What Is Hydraulic Fracturing?

Hydraulic fracturing has revolutionized the oil and gas industry, allowing for new potential of drilling shale plays across the country. Otherwise known as fracking, the technique involves pumping fluid and proppant into a wellbore so as to fracture the bedrock formation deep underground and allow oil and gas to flow into the wellbore and up to the surface.

Starting at the beginning of the long horizontal section of a well, segments of the wellbore are isolated and casing is perforated. Water, sand and other additives are then pumped under high pressure to create fissures, which is "propped" open by the sand. Today, companies publicly disclose the ingredients for fluids used during fracking operations. Though more than 99 percent of hydraulic fracturing fluid is comprised of water, the remaining concentration of fluid includes chemical additives to ensure the fracturing job is effective and efficient. These chemicals include additives such as friction reducers and corrosion inhibitors. The public can learn more about specific chemicals used during hydraulic fracturing by accessing the Frac Focus Chemical Disclosure Registry here.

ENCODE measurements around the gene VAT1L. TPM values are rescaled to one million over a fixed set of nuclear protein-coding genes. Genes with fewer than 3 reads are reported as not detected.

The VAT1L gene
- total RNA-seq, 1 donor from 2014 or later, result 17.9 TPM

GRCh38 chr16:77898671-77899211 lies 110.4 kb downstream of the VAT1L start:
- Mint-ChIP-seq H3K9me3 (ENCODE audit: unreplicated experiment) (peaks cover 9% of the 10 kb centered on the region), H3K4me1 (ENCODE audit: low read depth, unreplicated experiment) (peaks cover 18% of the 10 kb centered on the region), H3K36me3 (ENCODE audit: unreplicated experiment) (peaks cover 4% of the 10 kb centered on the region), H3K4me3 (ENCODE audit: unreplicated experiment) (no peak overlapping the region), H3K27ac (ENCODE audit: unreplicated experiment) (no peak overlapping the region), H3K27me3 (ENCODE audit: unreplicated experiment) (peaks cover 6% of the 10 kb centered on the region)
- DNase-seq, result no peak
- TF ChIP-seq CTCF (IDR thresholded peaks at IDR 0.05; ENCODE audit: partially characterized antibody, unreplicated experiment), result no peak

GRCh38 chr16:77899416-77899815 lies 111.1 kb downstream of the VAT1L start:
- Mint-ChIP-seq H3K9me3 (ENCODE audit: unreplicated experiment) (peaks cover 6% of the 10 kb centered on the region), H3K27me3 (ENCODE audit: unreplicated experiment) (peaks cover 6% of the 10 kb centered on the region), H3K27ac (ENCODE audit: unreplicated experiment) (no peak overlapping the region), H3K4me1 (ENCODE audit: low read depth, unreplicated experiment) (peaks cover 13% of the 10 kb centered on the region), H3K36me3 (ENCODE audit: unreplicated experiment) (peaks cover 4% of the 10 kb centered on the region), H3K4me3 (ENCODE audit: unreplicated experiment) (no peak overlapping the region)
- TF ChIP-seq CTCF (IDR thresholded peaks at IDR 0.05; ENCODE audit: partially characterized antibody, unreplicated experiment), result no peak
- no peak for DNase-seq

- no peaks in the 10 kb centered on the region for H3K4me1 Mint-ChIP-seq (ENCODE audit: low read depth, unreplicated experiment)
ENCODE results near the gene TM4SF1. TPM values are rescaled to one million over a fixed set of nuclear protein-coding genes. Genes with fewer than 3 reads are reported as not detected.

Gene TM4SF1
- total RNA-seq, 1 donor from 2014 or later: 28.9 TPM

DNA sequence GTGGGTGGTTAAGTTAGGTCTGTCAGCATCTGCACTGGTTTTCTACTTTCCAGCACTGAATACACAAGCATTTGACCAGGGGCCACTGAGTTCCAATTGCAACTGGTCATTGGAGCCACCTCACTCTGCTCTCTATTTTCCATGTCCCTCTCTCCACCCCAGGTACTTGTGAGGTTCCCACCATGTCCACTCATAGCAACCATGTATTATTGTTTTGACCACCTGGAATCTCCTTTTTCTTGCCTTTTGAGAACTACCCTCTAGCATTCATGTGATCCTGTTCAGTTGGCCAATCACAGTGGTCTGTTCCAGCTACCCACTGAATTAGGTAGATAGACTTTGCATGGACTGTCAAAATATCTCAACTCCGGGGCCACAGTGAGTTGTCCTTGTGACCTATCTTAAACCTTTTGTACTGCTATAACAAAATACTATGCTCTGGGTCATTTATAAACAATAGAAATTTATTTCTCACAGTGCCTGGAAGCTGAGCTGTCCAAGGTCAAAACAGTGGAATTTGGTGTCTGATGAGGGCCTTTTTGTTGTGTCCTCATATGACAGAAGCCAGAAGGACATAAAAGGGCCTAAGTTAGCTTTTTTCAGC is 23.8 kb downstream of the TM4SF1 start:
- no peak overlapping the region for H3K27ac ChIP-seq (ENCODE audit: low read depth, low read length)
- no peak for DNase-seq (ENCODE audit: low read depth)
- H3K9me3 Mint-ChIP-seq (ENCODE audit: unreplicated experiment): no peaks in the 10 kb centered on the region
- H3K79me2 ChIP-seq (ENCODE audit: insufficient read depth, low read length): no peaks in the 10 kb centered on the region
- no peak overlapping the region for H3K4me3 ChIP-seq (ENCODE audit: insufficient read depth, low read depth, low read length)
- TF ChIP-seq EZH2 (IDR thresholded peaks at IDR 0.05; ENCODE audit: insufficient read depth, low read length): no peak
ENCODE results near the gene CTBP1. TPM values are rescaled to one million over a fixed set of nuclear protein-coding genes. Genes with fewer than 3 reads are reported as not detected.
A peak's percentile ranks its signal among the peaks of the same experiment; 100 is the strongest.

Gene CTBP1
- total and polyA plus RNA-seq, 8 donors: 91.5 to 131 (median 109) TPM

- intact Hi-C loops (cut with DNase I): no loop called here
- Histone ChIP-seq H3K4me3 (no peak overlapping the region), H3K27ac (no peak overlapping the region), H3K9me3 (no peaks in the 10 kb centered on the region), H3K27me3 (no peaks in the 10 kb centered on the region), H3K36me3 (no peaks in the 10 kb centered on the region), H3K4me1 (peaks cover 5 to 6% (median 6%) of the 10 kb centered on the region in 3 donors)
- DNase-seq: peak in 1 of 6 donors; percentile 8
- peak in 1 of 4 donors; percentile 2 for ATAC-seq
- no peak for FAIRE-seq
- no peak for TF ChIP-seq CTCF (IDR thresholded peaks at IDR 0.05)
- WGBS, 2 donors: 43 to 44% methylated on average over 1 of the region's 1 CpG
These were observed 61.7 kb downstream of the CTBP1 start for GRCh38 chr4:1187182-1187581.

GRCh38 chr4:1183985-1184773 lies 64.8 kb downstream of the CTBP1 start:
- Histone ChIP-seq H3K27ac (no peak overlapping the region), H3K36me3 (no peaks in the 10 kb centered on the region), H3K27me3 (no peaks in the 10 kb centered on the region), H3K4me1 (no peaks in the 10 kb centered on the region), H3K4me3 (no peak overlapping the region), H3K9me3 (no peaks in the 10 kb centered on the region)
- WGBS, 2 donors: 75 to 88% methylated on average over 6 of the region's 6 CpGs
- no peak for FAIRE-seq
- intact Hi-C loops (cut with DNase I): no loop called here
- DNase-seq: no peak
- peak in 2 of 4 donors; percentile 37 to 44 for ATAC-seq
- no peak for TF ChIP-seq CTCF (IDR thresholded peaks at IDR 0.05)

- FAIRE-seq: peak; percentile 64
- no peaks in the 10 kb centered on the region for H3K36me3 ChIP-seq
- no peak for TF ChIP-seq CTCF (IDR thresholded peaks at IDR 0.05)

The hydraulic fracturing process is heavily regulated throughout, ensuring the utmost protection of freshwater aquifers. Current government rules require multiple layers of protective steel casing be installed and surrounded by cement, so that all groundwater is fully protected. 

This technological advancement has been safely used for decades, providing producers new access to mineral resources in deep shale formations. Thanks to the widespread use of hydraulic fracturing, the United States has dramatically improved domestic production levels of oil and natural gas, leading to an energy revolution for America and lessening the nation's dependence on foreign fuel sources. 

-Energy in Depth: Fracking 101
-U.S. Energy Department: Basics of shale gas development
-What is in hydraulic fracturing fluid?
-FracFocus: A historical perspecitve on hydraulic fracturing
-EIA: Hydraulic fractured horizontal wells account for most new oil and natural gas wells